PhD parent tip #8: Use ‘thinking time’
My supervisor gave me a top tip when I started, as within a few weeks I commented that I thought I’d have to withdraw as I could NOT get 8 hours a day while wrangling 3 kids. He said “never underestimate the thinking/processing that you do while you are doing other things like laundry or cooking or driving – that’s all part of the PhD process too”.
Having said that, I am not yet finished and have had 2 x 6 month extensions, so perhaps my advice isn’t that good! At least it’s helped me get this far – considerably further than the first 6 weeks!!
PhD parent tip #9: Take your time
My tip is to remember that it’s ok to take the maximum time allowed, if that’s what you need. Completing your PhD when you have kids might take longer than you expect or there might be bumps in the road.
But remember, every bad day comes to an end.
PhD parent tip #10: Keep notes
Keep notes – your future self will love you for it!
Personally I like to keep notes on an app on my phone, but carrying around a good old fashioned notebook works well too!
PhD parent tip #11: Take time out
Most institutions allow you to interrupt for up to 2 years. Sometimes, when things get too much, a chunk of time away to focus on family and paid work can help to reinspire the research and remind you why you wanted to do it in the first place.
PhD parent tip #12: Don’t stress
My advice is to not stress! Keep calm and remember that if you put the work in, you will get there in the end.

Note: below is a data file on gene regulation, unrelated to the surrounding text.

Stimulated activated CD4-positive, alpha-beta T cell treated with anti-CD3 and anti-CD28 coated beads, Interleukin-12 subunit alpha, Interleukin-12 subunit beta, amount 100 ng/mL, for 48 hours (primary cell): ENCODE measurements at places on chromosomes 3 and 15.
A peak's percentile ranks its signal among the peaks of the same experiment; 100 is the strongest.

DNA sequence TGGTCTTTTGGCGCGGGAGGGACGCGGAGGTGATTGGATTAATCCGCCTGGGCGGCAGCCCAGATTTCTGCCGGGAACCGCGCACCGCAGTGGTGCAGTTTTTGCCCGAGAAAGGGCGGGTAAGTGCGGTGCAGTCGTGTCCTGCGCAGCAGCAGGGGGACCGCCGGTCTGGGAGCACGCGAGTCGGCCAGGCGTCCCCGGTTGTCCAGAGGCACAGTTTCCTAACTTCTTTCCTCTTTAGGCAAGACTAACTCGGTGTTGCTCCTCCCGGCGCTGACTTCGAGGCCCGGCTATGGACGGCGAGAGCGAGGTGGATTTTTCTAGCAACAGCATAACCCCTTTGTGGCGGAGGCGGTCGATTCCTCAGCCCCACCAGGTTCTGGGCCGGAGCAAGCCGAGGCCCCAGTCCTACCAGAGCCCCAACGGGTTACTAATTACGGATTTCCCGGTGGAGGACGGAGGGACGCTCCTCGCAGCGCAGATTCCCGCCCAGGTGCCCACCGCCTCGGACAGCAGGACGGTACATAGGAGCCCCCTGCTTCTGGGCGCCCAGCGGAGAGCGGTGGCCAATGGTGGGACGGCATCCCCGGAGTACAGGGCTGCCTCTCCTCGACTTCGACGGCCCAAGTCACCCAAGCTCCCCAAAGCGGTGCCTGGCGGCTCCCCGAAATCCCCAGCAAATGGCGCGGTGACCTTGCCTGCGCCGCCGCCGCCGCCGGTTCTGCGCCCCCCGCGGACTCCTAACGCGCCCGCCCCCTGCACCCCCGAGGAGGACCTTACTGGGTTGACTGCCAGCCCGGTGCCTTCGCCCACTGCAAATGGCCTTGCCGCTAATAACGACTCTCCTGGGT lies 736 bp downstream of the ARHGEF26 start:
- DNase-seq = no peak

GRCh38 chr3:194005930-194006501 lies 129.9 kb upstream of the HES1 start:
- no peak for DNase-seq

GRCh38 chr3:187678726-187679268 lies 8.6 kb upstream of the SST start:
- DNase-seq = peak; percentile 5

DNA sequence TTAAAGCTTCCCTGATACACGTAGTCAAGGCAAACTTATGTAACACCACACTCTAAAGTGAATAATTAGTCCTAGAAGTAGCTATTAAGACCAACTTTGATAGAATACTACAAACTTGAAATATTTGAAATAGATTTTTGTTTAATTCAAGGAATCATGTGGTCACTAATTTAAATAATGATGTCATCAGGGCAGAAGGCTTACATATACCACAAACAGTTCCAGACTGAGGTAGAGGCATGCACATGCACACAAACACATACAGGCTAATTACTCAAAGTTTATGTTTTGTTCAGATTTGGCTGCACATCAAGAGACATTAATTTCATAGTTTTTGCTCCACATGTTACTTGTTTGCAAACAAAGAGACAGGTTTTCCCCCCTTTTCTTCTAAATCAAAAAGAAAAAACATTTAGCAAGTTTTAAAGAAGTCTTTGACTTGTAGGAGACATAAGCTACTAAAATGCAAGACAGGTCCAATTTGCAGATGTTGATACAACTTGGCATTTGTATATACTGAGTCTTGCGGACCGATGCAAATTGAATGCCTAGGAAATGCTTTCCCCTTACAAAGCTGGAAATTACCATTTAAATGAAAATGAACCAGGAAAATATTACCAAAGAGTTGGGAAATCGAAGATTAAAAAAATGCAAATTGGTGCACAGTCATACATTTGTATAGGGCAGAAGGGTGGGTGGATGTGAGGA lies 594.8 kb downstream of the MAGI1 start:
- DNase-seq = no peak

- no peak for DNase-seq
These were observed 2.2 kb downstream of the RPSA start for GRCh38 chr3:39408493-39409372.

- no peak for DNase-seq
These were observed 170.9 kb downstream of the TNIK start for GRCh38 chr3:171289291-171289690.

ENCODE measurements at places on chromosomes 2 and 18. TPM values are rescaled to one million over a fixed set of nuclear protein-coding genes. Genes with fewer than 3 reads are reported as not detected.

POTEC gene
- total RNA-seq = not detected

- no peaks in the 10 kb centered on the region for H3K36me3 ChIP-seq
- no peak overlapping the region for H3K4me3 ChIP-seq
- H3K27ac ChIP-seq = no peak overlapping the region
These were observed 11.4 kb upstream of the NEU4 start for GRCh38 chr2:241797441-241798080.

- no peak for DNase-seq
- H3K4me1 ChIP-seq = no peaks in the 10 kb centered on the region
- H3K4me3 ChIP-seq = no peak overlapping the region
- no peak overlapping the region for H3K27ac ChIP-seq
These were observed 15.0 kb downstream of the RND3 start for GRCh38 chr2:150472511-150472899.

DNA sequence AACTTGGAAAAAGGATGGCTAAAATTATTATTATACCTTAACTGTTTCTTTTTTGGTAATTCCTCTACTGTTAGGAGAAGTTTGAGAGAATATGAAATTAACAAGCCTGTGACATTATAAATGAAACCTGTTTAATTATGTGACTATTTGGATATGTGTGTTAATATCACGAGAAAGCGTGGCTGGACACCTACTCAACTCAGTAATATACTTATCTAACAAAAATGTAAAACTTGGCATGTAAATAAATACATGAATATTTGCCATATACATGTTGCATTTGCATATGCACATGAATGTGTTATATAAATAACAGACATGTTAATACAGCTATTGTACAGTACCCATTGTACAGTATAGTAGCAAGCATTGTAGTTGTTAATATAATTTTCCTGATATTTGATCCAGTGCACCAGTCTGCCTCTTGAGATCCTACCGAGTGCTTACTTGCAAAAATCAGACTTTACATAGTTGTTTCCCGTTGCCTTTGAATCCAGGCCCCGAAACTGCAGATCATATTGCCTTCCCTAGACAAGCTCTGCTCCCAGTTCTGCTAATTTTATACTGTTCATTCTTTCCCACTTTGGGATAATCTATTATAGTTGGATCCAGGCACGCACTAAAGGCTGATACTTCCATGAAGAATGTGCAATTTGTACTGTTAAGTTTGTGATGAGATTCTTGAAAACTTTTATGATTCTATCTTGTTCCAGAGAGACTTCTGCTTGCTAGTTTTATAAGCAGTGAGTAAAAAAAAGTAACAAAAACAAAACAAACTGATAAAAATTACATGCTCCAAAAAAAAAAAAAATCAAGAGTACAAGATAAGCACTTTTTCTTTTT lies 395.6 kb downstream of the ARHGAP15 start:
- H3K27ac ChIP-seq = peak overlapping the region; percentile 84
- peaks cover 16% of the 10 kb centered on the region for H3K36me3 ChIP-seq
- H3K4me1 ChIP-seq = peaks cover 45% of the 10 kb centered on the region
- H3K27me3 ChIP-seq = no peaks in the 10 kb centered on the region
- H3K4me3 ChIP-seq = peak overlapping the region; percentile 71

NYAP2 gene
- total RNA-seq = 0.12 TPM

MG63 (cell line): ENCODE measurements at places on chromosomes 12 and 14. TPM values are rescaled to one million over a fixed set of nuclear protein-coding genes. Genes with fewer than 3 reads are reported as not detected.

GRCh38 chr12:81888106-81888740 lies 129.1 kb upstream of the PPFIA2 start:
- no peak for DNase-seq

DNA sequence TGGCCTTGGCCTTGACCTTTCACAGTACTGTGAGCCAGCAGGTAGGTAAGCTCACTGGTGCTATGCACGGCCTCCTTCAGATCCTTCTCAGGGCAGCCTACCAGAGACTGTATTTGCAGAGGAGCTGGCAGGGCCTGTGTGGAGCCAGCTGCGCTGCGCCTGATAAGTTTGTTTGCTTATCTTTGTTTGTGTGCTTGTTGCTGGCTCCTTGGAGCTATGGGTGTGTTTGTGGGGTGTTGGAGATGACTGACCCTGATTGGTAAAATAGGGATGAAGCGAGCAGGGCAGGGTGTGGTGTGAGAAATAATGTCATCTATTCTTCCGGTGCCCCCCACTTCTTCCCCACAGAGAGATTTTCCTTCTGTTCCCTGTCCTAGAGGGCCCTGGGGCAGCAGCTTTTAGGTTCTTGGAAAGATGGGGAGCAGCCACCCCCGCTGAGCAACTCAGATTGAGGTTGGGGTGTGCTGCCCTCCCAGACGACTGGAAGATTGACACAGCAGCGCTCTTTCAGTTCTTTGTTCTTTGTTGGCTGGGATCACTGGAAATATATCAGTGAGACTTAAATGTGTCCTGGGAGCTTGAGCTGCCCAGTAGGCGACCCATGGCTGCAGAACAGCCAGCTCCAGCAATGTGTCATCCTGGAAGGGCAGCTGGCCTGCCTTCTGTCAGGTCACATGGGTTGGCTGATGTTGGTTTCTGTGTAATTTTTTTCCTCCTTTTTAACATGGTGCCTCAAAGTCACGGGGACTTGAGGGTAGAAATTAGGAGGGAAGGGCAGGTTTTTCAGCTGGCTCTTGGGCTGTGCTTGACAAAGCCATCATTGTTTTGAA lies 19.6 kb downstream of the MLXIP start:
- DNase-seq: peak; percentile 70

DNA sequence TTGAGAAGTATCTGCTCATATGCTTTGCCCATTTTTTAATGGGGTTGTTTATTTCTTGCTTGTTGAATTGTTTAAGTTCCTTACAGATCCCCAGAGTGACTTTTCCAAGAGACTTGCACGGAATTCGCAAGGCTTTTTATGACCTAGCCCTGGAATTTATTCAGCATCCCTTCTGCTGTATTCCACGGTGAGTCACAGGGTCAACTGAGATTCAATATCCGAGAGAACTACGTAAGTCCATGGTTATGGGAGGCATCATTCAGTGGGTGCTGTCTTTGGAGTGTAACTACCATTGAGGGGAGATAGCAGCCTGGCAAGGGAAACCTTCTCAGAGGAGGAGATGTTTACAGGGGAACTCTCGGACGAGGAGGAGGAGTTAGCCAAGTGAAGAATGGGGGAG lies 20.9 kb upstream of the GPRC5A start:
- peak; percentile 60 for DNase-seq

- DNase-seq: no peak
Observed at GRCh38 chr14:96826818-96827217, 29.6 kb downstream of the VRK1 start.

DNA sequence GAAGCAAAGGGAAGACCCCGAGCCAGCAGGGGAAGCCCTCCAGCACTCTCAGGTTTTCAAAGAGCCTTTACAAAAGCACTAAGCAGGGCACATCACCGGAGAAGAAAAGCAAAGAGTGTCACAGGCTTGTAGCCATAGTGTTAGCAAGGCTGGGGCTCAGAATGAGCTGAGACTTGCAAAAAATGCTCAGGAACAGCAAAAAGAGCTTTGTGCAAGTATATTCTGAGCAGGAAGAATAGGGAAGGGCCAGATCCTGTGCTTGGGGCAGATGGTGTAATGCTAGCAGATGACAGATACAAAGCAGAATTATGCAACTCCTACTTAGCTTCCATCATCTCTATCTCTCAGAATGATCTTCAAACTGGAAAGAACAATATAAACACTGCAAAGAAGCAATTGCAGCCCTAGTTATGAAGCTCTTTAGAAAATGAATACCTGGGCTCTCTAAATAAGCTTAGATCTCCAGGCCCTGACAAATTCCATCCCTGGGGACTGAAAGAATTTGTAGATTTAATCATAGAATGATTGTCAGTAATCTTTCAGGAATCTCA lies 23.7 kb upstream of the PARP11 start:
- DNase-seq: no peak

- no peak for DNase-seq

If stress is a problem for you then try exercise, yoga or meditation as these can really help. How to Keep Calm & Carry on: Inspiring Ways to Worry Less & Live a Happier Life is a helpful book in this regard that makes for some great bedtime reading.
PhD parent tip #13: Do short stints
If you don’t have whole or even half days to write – do 20-30 minute stints wherever you can- treat it like pomodoros.
You might also be interested in my post- Should I do a PhD? 5 Reasons for and Against
PhD parent tip #14: Exercise
When you get stuck, walk and think while you walk. Or take a run- I like to run. I find that a bit of exercise helps to rejuvenate me. It helps me to think clearer and to calm my mind. Exercise has become a daily ritual for me after a long day of writing and it really helped.
PhD parent tip #15: Treat your PhD like a job
If possible, treat your PhD like paid employment, not a side hustle. Make sure your partner treats it the same way too, but if you can’t, you can’t. This way you will both take it more seriously and help to regain focus.
PhD parent tip #16: Get the words down